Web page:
John Banville, “The Untouchable”

I suppose this is electronic serendipity. Stuck in a waiting-room somehow without a book, I went to Amazon to order what I thought was going to be the new Benjamin Black murder mystery. I thought maybe I’d recovered enough strength after the darkness of Christine Falls to attempt a revisit with the nasty Irish pathologist Quirke. I saw that The Untouchable had been highly rated, and bought it.  Quirke did not appear at first. We were in London in the late 1970s. The narrator was clearly based on the spy Anthony Blunt. I thought this might be yet another Banville/Black production: why not a murder mystery around the scandal of the upper-class English spies?

But then something about the pacing gave it away — this was a straight novel. One I would probably not have embarked on without the little tiny Amazon/iPhone mixup. It’s an uncomfortable read. The Blunt character, here called Victor Maskell, is so tricky, so full of self-loathing, so deeply unreliable — and he drinks so very much! Ultimately the novel is more about levels of deception than about spies. Or rather, Banville uses spies to ruminate on deception. But lord, he’s cold! With Le Carré, you’re still aware of a deeply romantic sensibility; his characters believe in something, even if they know it’s hopeless. Maskell is a chilly mortal, for whom one pose is as good as the next and whose greatest attachment is to a painting he believes to be a Poussin.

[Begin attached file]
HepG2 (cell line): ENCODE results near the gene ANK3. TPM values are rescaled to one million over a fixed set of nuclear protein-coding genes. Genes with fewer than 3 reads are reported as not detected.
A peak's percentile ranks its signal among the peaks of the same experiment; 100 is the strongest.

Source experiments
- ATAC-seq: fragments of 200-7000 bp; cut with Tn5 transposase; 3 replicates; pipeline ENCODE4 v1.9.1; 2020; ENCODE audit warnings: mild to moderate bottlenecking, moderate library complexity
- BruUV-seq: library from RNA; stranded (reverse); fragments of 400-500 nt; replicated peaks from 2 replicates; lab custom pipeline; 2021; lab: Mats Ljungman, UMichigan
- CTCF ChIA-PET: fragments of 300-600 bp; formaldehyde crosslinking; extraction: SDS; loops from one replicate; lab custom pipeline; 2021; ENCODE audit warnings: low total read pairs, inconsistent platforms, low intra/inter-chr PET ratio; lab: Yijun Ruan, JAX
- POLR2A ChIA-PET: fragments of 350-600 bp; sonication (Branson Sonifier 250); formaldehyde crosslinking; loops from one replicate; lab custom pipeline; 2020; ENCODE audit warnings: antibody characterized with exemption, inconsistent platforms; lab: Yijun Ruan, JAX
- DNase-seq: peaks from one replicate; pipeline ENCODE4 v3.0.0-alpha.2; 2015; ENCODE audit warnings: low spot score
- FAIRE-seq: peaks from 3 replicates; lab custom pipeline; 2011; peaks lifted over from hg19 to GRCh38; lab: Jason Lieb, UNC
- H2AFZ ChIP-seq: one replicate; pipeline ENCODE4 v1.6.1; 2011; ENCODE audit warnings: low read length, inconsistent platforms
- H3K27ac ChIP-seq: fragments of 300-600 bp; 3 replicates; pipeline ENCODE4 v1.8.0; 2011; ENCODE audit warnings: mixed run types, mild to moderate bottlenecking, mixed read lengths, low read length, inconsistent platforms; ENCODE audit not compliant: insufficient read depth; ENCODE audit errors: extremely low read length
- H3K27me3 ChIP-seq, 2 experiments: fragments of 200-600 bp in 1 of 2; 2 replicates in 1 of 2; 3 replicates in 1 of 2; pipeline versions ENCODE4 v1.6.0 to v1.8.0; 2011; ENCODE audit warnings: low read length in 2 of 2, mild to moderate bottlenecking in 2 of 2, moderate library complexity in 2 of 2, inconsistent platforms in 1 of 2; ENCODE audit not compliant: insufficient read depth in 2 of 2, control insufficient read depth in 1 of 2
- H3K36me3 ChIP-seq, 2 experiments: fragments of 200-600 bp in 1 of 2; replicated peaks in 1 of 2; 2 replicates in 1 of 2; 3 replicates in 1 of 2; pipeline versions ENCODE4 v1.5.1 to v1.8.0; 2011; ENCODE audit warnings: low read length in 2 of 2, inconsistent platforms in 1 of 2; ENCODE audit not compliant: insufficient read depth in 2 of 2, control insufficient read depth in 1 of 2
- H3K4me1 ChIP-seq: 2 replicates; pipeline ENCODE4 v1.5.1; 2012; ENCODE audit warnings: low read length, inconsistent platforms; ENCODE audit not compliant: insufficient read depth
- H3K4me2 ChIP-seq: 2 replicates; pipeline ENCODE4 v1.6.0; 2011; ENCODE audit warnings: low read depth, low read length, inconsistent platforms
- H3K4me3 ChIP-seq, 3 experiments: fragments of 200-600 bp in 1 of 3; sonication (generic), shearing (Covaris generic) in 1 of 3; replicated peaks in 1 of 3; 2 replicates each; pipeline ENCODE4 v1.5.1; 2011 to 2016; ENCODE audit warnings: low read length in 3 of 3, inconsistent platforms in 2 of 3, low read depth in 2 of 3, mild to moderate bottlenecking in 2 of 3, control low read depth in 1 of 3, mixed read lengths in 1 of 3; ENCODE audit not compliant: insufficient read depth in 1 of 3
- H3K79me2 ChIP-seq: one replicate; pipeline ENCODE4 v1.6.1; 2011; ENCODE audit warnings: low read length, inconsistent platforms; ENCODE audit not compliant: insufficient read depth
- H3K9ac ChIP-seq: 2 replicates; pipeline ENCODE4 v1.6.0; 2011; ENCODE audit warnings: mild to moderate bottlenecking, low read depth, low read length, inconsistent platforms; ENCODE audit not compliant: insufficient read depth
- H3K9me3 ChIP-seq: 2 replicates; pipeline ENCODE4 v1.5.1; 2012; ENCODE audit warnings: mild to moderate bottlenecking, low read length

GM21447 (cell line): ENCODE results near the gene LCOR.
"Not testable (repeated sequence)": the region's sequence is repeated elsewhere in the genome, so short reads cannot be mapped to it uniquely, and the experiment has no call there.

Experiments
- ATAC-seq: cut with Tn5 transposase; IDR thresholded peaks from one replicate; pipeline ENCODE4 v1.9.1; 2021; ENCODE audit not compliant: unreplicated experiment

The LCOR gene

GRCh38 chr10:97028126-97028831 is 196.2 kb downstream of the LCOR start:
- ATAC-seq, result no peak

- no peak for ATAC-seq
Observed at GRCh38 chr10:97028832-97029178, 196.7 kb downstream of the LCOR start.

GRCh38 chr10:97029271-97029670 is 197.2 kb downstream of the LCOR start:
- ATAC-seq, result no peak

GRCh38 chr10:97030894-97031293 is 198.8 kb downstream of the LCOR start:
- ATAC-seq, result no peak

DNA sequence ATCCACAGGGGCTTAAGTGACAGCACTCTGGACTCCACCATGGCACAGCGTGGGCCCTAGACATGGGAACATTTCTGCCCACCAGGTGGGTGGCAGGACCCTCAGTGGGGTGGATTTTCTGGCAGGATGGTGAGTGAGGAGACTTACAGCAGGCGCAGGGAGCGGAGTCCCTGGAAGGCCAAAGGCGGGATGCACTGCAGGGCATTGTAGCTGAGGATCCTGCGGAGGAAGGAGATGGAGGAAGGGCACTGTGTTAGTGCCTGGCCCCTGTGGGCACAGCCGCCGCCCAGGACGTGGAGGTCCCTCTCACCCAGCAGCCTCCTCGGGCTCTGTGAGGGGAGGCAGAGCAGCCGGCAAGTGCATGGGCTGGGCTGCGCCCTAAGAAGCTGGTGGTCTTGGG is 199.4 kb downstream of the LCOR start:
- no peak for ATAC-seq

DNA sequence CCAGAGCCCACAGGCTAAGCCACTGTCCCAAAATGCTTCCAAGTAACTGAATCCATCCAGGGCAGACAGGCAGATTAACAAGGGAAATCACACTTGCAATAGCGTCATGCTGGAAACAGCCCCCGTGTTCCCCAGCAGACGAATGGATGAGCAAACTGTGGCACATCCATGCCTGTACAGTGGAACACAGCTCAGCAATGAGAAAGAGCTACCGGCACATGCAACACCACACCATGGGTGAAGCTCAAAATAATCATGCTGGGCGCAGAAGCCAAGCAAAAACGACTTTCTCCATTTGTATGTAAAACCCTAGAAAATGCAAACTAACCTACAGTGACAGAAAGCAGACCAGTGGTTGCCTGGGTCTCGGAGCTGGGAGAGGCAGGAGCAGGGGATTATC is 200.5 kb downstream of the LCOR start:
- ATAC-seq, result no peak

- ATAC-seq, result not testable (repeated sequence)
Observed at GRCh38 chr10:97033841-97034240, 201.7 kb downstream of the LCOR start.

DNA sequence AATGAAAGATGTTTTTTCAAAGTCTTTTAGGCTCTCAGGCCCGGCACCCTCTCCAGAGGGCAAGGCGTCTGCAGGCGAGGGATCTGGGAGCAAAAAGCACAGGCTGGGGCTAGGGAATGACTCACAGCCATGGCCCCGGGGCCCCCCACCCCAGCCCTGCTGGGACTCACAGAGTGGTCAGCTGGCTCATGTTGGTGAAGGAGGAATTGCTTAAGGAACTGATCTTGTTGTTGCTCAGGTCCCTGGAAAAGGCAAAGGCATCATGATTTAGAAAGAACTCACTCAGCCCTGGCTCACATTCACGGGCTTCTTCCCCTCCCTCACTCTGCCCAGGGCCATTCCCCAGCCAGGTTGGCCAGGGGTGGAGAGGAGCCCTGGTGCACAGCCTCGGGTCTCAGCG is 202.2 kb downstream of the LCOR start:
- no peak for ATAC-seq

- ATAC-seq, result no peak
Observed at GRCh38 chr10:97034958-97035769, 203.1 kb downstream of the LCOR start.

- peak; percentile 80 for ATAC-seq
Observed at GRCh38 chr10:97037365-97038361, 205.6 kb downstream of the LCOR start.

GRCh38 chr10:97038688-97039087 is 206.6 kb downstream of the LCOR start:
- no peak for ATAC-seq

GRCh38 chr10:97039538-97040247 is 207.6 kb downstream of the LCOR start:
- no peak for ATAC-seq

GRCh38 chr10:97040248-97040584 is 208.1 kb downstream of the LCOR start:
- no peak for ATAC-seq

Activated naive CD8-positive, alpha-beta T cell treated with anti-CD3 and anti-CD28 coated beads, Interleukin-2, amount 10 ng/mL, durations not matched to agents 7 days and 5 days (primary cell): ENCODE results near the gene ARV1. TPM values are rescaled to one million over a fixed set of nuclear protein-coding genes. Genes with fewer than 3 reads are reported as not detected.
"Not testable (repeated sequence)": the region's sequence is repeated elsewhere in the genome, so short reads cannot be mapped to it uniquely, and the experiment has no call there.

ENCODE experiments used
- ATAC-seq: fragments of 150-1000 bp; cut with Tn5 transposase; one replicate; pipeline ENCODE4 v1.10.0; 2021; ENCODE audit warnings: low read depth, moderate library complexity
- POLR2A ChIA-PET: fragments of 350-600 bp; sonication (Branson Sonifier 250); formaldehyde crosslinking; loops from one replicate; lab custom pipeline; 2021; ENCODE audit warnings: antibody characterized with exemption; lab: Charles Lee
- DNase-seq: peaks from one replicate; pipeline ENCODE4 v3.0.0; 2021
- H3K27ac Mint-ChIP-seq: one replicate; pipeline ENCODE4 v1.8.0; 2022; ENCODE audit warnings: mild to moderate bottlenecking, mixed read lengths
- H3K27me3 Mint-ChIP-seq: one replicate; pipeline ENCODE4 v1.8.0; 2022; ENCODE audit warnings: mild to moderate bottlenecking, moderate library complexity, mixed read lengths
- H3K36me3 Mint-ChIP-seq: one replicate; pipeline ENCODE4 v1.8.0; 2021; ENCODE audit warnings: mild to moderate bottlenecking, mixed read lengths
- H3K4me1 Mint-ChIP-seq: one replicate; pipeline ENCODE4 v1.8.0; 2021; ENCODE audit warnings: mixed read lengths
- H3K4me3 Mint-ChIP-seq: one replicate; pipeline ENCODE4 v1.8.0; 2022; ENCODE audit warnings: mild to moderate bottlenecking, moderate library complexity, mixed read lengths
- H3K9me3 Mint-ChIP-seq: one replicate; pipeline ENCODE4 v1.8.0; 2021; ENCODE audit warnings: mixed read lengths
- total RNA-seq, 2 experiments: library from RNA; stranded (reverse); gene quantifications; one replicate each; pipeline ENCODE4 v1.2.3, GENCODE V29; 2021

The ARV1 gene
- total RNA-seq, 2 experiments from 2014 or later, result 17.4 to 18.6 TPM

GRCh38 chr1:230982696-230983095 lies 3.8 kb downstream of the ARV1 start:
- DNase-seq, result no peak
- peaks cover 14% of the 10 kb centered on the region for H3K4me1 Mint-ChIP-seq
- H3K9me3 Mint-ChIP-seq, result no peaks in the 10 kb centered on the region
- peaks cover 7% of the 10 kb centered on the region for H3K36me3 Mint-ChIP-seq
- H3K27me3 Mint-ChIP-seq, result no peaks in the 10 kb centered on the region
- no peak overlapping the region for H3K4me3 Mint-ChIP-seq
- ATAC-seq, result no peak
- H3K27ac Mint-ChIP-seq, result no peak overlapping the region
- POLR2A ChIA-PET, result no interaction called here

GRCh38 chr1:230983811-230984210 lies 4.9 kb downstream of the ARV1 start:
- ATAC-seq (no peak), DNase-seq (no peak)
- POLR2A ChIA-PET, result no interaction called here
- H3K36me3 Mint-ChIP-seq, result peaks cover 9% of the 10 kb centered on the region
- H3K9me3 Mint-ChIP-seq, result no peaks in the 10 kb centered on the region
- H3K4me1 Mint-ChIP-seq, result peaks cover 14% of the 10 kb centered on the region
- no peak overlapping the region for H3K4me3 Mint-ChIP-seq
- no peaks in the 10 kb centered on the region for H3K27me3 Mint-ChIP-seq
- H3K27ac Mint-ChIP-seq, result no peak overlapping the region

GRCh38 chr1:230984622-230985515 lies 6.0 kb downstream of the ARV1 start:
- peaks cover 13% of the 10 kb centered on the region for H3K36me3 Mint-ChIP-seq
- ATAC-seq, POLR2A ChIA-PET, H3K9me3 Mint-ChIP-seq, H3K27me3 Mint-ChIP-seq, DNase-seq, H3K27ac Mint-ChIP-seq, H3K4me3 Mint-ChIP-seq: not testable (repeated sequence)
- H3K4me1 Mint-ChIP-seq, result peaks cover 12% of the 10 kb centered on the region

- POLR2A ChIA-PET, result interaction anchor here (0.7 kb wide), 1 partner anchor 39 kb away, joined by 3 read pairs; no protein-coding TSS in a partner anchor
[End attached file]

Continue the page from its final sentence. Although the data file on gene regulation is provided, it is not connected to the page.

A word on the booze: nobody in fiction seems to drink for fun any more. I’ve never read so many detailed descriptions of hangovers than in this book, and even the legendary London parties of the 1930s sound terribly distressing. The characters swill everything from warm beer to slivovitz almost dutifully, as if knocking back gritty foul-tasting nutritional supplements. What ever happened to the martini-shaking glee of the Thin Man movies?

Banville doesn’t relish the spycraft the way Le Carré does (and I do, for that matter), so this is less a matter of legends and dead letter drops than of slippery relationships. Because, of course, Blunt/Maskell didn’t exactly spy alone. He’s part of a network of men, highly placed in the British establishment, who fed material to Russia starting in the 1930s. Banville folds another level of deception into his narrator’s character by making him gay, so really, the man’s identity is a funhouse mirror. And I have to say, Banville manages really well with the unreliability and odiousness of this particular character. The man is a complete toad. The only reason to keep reading is the prose.

As in: a wonderful scene set at Dunkirk. As in: the ironic, showy detachment of the narration. “If not a Hun, I thought, then Austrian, surely — somewhere German-speaking, at any rate; all that gloom and soulfulness could only be the result of an upbringing among compound words.” As in endless brilliant word choices: a boat nosing its way “intently” toward a pier; Picasso’s “mighty maenads.” I won’t be ready for another one of his books for a while, though, even if it really is a murder mystery.

About carolwallace

I spend most of my time writing and reading. Most recent publications: the reissue of "To Marry an English Lord,"one of the inspirations for "Downton Abbey," and the historical novel "Leaving Van Gogh." I am too cranky to belong to a book group but I love the book-blogging community.
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